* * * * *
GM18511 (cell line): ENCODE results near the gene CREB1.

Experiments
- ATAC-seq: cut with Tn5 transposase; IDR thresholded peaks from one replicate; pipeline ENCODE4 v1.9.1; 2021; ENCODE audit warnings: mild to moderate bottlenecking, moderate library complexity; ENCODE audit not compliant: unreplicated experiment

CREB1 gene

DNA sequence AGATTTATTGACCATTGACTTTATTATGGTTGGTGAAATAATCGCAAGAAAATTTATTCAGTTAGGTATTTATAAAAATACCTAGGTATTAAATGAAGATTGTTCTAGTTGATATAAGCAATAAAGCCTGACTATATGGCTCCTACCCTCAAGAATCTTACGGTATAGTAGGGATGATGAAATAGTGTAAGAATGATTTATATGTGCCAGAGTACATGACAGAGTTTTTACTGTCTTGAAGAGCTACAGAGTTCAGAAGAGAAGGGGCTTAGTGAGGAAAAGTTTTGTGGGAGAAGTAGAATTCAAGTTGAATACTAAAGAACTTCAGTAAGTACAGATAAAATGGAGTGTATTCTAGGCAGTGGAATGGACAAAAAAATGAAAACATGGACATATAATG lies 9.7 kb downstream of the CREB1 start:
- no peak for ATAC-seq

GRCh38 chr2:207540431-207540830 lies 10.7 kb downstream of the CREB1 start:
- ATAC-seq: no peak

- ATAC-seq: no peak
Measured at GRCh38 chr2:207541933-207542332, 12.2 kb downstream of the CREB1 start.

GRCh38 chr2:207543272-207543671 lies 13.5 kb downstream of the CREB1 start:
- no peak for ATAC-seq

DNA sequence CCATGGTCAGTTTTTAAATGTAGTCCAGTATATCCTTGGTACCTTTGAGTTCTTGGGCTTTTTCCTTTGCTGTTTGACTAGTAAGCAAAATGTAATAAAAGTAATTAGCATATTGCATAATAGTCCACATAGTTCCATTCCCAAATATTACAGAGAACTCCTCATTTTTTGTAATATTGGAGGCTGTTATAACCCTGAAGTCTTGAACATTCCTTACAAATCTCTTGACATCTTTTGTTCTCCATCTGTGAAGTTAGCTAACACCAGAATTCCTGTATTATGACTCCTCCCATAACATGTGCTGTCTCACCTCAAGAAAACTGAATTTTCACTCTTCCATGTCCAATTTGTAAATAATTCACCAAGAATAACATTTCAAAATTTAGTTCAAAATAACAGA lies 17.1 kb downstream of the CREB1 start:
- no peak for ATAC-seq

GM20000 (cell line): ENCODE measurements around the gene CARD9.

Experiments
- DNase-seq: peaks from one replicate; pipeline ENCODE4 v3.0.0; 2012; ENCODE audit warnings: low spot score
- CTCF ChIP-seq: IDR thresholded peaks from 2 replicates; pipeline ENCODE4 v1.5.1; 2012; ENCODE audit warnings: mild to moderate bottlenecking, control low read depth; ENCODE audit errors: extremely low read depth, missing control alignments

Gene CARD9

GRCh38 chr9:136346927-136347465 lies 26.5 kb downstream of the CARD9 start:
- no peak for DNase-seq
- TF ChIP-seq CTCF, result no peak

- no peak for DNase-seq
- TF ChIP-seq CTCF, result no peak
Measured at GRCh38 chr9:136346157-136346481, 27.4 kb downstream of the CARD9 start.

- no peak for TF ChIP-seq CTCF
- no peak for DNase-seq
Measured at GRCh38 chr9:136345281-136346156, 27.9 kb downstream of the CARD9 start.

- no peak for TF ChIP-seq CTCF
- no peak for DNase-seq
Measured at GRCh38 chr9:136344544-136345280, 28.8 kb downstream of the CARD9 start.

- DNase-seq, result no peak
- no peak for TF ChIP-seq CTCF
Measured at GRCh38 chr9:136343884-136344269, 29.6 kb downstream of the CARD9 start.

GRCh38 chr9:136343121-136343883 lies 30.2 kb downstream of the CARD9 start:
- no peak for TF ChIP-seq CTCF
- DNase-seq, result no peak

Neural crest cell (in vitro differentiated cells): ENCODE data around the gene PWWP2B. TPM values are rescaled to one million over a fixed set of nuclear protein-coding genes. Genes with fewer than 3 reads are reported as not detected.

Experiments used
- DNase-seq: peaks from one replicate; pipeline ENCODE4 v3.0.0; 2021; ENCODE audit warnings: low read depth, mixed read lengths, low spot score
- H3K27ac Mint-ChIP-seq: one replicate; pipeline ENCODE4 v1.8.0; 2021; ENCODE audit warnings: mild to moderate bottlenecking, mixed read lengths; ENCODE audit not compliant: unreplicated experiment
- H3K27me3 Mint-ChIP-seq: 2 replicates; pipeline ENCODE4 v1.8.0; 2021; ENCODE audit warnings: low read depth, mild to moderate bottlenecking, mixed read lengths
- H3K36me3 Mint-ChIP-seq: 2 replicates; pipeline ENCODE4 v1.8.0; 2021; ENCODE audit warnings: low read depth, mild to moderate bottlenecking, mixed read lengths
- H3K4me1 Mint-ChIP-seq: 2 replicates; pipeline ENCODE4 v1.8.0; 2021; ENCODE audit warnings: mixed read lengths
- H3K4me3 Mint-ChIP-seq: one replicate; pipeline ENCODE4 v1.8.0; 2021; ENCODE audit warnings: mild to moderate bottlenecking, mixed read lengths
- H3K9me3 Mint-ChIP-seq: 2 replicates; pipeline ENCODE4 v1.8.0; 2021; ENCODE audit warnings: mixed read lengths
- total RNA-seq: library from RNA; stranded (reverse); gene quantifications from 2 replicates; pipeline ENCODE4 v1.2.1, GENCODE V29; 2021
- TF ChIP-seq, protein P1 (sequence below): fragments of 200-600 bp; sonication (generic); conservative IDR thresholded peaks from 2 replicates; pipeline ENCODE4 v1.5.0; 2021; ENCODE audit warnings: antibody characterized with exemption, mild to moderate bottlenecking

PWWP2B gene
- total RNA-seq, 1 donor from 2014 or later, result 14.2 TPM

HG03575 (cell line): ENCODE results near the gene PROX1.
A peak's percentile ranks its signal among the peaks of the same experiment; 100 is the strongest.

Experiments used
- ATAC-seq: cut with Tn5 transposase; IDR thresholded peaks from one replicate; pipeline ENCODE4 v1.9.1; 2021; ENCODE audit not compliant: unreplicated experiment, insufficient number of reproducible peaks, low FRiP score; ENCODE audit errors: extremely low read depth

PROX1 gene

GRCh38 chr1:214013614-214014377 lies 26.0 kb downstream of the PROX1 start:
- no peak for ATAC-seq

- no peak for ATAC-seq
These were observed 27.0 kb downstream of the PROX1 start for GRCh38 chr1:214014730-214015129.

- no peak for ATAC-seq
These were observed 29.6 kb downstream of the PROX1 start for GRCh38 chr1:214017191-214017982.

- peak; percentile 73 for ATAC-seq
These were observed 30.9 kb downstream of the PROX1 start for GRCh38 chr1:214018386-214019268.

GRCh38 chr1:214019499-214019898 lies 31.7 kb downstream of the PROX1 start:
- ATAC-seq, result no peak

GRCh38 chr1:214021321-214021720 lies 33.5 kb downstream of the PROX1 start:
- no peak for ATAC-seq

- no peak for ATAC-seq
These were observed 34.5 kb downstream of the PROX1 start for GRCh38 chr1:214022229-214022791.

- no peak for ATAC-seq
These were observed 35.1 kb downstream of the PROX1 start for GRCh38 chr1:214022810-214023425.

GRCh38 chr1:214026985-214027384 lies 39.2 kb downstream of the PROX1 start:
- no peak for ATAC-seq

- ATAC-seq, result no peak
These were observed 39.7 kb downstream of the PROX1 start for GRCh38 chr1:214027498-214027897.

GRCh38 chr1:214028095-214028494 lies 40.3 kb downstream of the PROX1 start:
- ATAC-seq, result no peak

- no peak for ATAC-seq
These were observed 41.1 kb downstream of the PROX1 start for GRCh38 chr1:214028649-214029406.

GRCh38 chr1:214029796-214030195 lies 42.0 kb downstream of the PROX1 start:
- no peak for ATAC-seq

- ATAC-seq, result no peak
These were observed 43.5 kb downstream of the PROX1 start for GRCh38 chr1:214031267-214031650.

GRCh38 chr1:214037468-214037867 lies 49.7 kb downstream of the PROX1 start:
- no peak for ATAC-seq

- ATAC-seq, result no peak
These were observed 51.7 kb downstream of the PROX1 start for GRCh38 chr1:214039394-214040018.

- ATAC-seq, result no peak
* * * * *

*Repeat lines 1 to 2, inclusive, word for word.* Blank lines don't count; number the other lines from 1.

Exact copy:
GM18511 (cell line): ENCODE results near the gene CREB1.

Experiments